Even with all of these issues, though, I don’t actually dislike Raiders. Though one is bounced between scenes without always understanding how they relate, the scenes are usually interesting enough in their own right, and gradually a picture is beginning to emerge of what the series actually is: a very cynical take on Christianity and religion as a whole. If more people were aware of Raiders, I could imagine it causing a stir with quotes like “Religious zealots are no different than gambling addicts. They are obsessed lunatics.” In the world of Raiders, Christianity is most decidedly a myth, and one created with megalomaniacal aims in mind. Irel, with his newfound immortality, presents a challenge to the man responsible, which could lead to all manner of intriguing developments.
While I can’t really recommend Raiders, therefore, I intend to keep reading it.
MELINDA: Actually, the whole religion-is-lunacy theme you’re describing here makes me feel suddenly interested in the series.
MICHELLE: I had a feeling it might. There’s a sci-fi angle to it as well, which really doesn’t make any sense at this point (and might never), but that theme is certainly what made me really sit up and take notice.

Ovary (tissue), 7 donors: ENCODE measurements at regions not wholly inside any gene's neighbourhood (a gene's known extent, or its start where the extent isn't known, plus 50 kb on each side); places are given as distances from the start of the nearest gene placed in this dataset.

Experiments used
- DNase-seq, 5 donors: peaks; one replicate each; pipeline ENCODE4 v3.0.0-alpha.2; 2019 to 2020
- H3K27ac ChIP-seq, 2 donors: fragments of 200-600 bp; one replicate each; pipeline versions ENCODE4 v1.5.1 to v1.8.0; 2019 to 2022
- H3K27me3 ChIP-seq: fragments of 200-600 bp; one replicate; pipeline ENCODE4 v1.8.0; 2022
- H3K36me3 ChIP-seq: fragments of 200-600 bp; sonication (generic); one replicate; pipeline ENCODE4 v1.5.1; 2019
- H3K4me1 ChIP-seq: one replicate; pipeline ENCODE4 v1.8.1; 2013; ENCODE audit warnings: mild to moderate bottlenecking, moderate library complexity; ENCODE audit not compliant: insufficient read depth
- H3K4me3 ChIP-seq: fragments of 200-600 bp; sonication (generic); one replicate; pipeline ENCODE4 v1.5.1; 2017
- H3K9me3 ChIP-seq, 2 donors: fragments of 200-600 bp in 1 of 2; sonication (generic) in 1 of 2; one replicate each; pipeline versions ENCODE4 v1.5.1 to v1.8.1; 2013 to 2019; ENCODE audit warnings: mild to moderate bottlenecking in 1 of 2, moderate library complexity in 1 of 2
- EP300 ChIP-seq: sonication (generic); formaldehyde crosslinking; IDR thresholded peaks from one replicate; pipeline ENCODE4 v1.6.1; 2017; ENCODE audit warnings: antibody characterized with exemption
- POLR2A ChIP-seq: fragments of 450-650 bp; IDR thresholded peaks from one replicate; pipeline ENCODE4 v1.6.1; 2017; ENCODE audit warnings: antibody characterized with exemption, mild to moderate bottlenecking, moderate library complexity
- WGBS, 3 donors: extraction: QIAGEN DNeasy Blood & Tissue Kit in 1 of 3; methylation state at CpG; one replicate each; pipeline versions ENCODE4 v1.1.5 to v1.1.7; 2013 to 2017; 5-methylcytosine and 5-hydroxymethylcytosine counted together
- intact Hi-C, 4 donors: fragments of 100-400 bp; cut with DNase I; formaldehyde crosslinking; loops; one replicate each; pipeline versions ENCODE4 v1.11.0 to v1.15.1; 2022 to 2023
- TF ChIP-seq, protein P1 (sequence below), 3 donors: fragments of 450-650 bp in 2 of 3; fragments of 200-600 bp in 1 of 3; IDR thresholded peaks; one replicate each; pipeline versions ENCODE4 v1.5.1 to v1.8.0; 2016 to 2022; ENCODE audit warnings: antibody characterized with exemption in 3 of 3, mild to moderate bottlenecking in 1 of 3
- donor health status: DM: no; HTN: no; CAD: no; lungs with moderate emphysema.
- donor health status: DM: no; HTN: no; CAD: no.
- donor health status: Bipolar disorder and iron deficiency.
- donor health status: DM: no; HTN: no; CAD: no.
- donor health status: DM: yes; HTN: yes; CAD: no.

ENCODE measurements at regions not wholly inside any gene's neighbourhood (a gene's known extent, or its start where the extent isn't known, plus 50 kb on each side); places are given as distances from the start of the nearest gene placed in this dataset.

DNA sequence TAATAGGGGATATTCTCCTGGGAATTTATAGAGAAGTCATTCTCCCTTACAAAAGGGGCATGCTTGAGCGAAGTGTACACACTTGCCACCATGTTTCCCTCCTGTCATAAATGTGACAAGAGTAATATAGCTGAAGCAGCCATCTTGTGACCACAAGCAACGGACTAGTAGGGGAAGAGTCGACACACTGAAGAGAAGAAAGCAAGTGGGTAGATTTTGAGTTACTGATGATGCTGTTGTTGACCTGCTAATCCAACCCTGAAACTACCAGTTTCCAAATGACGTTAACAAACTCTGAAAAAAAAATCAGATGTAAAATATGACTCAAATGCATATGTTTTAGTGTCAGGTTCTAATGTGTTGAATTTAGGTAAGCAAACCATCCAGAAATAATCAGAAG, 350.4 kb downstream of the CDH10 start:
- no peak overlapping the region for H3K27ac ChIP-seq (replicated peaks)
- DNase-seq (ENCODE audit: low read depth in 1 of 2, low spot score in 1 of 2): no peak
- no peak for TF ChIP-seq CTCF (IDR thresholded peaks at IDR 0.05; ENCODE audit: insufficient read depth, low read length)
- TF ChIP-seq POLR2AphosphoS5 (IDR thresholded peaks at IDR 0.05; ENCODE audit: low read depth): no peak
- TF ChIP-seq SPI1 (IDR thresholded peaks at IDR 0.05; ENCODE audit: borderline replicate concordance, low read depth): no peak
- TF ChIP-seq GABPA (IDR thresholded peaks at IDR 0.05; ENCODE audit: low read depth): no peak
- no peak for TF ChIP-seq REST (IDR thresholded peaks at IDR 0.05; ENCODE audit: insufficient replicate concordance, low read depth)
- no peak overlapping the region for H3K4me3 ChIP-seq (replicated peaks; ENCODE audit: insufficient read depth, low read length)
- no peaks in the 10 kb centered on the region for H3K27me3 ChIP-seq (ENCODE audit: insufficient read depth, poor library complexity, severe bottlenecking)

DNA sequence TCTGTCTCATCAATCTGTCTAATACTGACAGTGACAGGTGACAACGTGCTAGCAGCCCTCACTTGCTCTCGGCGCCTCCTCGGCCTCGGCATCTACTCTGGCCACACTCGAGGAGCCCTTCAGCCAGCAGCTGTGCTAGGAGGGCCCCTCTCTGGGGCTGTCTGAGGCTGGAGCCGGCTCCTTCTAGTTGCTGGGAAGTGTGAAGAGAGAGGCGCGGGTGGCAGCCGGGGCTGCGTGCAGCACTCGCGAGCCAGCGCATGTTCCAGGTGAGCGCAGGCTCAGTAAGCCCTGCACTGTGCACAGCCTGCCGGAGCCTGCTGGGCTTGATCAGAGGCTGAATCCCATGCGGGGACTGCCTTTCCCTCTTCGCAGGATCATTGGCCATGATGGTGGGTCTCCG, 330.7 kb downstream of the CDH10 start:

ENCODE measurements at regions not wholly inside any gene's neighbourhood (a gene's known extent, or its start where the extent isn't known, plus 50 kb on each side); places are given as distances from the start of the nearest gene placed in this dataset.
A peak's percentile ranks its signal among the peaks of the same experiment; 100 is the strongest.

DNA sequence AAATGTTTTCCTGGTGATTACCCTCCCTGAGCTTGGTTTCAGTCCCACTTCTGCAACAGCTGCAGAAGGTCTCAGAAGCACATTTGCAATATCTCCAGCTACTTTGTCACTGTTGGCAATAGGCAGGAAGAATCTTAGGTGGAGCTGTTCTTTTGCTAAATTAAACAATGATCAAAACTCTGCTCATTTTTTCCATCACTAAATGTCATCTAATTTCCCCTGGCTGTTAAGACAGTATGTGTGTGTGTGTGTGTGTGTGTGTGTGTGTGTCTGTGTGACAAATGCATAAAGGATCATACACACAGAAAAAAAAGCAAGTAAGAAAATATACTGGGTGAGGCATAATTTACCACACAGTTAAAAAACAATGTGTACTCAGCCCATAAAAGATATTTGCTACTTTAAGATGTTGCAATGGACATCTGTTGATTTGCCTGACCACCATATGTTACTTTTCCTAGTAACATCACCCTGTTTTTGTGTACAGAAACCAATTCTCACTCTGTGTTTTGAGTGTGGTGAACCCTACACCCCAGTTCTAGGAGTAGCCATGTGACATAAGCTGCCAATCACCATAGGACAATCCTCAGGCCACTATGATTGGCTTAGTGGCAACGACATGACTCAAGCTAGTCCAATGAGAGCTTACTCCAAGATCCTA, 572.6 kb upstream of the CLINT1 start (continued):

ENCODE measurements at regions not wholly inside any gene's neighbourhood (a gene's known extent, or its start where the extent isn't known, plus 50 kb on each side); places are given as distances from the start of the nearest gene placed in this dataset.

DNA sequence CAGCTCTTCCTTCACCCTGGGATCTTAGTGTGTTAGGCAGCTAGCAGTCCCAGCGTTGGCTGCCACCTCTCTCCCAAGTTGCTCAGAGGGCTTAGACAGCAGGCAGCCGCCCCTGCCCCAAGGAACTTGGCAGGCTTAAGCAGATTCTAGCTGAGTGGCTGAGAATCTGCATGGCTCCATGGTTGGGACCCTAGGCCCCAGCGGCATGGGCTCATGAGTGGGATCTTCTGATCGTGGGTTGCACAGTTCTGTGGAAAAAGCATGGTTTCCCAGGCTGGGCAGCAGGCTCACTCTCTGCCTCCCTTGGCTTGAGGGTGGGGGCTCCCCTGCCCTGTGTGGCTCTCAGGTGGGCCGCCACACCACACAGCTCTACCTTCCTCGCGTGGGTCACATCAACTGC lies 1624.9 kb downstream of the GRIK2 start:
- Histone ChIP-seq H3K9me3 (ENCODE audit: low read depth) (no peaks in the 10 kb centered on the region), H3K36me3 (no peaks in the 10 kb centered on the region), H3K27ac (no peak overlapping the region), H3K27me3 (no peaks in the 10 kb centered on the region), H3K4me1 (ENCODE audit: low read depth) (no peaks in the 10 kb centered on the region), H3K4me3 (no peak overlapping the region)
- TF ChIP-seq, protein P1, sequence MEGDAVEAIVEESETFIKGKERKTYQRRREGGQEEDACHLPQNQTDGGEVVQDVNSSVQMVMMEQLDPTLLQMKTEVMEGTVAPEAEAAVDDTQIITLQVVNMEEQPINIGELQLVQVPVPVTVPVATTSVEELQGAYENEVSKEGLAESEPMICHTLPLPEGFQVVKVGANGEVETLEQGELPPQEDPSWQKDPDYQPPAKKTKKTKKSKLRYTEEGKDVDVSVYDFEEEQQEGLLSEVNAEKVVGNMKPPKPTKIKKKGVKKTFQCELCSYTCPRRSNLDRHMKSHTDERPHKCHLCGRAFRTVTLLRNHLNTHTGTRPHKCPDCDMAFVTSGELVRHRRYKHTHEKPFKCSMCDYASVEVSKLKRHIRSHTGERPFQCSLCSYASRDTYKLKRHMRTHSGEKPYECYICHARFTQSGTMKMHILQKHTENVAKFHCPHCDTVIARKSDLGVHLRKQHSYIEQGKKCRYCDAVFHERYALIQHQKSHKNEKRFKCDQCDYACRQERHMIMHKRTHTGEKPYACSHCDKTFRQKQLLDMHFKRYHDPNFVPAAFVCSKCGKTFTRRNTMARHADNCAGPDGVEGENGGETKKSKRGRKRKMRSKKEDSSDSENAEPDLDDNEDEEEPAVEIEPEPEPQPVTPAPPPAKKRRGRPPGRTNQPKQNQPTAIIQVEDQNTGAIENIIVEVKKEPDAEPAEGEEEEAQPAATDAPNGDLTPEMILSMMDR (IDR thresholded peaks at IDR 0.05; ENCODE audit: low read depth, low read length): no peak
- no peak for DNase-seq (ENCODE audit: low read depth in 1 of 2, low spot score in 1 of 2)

MELINDA: You know, I’d become a little jaded about zombie comics, but I think I have to give this one a look, finally.
MICHELLE: Yeah, it’s less about humans having to fend off zombie hordes than it is about zombies being bummed out about their unlives.
MELINDA: Something we can all relate to. Heh.
MICHELLE: Yeah, though I thankfully haven’t had the experience of my leg failing to reattach itself on account of being sliced by the special sword wielded by an albino vampire.
MELINDA: You haven’t? Geez, Michelle, you’re so sheltered.
MICHELLE: I should get out more.